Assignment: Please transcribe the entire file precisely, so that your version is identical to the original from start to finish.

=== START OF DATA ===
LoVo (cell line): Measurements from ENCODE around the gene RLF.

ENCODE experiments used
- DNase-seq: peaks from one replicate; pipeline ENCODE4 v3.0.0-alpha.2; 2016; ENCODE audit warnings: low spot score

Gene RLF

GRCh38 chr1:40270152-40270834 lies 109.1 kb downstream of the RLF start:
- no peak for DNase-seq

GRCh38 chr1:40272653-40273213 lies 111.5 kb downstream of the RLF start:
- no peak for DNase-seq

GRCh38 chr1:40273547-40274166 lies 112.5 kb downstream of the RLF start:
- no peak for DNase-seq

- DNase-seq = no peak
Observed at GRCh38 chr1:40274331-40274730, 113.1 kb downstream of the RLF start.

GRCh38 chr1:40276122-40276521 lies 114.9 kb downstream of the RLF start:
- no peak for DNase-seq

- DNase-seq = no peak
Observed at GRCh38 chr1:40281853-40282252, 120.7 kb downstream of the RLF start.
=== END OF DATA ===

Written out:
LoVo (cell line): Measurements from ENCODE around the gene RLF.

ENCODE experiments used
- DNase-seq: peaks from one replicate; pipeline ENCODE4 v3.0.0-alpha.2; 2016; ENCODE audit warnings: low spot score

Gene RLF

GRCh38 chr1:40270152-40270834 lies 109.1 kb downstream of the RLF start:
- no peak for DNase-seq

GRCh38 chr1:40272653-40273213 lies 111.5 kb downstream of the RLF start:
- no peak for DNase-seq

GRCh38 chr1:40273547-40274166 lies 112.5 kb downstream of the RLF start:
- no peak for DNase-seq

- DNase-seq = no peak
Observed at GRCh38 chr1:40274331-40274730, 113.1 kb downstream of the RLF start.

GRCh38 chr1:40276122-40276521 lies 114.9 kb downstream of the RLF start:
- no peak for DNase-seq

- DNase-seq = no peak
Observed at GRCh38 chr1:40281853-40282252, 120.7 kb downstream of the RLF start.